Six months in the Royal Marines followed by six years as a DJ is perhaps not the most obvious route to starting up a business selling diamonds. Neil Duttson left school with no qualifications and at 26 he realised that his life was going nowhere. It was at this point he started thinking about diamonds. “I had always had a passion for diamonds. When I was 18, I bought a book ongemology,” said Duttson. He searched the internet and found a school in Antwerp that ran a six month course. He mortgaged his flat and took out £50 000 equity to pay for the course and support himself while doing it. He said: “I loved it. At the weekends I travelled around Europe going into jewellery shops pretending I was getting engaged”. Armed with his new-found knowledge, Duttson set himself up as a

diamond jeweller. Duttson’s first clients were friends who were getting engaged. Without funds to buy stock, he adopted the innovative approach of showing potential customers a selection of fakes in every single cut and shape of diamond, and only when they had chosen and paid a deposit, would he buy the real diamond. The diamond was then passed on to a jeweller to be made into a ring. Neil Duttson was successful and in 2002 he formed Duttson Rocks Ltd. (a) Evaluate Neil’s decision to change from operating as a sole trader to setting up as a private limited company? [8]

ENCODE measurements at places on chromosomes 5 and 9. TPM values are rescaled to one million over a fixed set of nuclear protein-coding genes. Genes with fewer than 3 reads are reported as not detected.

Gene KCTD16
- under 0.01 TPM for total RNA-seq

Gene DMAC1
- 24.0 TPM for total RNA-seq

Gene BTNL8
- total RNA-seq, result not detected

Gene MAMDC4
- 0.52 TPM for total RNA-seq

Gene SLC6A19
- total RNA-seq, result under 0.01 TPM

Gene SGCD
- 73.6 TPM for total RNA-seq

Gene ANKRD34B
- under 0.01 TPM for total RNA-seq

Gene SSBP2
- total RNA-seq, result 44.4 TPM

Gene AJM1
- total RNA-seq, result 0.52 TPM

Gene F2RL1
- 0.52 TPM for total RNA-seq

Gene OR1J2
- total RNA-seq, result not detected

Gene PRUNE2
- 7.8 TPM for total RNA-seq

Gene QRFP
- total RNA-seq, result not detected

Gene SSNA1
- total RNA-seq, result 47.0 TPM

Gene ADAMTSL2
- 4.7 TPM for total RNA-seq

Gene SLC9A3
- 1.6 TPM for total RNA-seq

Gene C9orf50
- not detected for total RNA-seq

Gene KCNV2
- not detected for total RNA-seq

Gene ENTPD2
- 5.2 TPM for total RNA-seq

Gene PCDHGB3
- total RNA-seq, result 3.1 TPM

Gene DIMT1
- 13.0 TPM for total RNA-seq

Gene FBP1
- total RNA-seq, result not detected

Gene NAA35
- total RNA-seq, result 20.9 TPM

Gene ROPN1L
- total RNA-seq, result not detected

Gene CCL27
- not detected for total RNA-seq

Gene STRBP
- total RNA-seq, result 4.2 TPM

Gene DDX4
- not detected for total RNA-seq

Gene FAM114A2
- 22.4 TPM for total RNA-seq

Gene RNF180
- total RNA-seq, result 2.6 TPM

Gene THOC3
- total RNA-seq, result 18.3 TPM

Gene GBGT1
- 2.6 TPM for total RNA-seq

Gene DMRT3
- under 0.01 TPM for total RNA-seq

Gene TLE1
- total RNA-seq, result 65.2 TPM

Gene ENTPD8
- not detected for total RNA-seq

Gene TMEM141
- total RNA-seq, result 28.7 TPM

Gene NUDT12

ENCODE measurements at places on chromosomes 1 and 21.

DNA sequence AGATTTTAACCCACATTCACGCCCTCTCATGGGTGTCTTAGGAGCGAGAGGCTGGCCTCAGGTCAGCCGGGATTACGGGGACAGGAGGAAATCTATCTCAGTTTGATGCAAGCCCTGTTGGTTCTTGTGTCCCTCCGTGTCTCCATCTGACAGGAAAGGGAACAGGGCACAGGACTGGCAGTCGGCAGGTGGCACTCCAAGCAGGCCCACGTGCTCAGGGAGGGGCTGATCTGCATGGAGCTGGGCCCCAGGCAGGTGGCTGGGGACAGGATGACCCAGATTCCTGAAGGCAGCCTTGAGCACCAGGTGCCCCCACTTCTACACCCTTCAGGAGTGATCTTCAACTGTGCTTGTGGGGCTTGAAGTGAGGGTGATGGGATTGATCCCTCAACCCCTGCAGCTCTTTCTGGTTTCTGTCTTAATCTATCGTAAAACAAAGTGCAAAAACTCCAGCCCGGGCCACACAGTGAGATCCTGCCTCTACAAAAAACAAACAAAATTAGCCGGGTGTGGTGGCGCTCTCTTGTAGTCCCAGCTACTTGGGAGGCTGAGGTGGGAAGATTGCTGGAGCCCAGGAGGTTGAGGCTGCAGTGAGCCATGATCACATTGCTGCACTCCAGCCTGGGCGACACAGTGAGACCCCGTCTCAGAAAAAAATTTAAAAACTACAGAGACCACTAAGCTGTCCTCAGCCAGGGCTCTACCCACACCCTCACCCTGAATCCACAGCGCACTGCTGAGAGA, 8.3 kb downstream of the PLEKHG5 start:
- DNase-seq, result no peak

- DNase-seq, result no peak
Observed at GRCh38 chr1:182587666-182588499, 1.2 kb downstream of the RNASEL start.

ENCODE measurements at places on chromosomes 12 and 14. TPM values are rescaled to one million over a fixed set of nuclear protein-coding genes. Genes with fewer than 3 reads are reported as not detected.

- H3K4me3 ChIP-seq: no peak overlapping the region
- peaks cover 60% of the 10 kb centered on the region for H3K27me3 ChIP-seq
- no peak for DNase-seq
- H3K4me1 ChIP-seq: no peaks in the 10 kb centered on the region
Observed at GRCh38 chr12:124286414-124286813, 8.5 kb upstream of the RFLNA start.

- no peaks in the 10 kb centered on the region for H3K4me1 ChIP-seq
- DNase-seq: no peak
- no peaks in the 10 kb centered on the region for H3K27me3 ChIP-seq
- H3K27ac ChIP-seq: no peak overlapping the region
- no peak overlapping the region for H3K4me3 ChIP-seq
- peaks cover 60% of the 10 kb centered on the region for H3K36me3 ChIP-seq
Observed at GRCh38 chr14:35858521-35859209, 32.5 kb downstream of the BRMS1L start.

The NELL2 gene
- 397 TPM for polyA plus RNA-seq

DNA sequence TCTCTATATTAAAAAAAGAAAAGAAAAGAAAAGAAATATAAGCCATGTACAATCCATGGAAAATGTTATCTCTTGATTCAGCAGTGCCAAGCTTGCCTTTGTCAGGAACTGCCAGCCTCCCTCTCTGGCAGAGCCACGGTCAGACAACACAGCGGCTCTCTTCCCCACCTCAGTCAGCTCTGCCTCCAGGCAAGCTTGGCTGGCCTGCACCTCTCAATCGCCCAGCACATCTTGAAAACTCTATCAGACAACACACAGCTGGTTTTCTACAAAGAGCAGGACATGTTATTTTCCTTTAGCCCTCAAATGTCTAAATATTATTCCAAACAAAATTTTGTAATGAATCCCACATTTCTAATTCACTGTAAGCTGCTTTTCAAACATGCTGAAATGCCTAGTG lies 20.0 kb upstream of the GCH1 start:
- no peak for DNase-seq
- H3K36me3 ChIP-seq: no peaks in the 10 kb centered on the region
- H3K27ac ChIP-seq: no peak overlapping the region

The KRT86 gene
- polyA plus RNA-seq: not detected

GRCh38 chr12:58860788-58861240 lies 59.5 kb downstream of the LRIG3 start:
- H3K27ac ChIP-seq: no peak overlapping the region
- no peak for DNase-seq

3. John Young began his working life in a workers’ co-operative, manufacturing packaging material. Although he enjoyed his work, John was frustrated by the relatively low wages and he decided to leave the cooperative, having been invited by one of its local competitors, JCL Ltd., to join its board of directors. John had to re-mortgage his house to raise the £30 000 needed to become a shareholder and has not looked back since. Today, JCL Ltd. has reached a point where it has 4% of the UK market. A number of the shareholders on the board see an opportunity for the business to grow even further and they want to float the company on the stock market, as a public limited company (plc).
1. Outline the main characteristics of a workers’ co-operative.

2. Discuss the view that not-for-profit organisations play as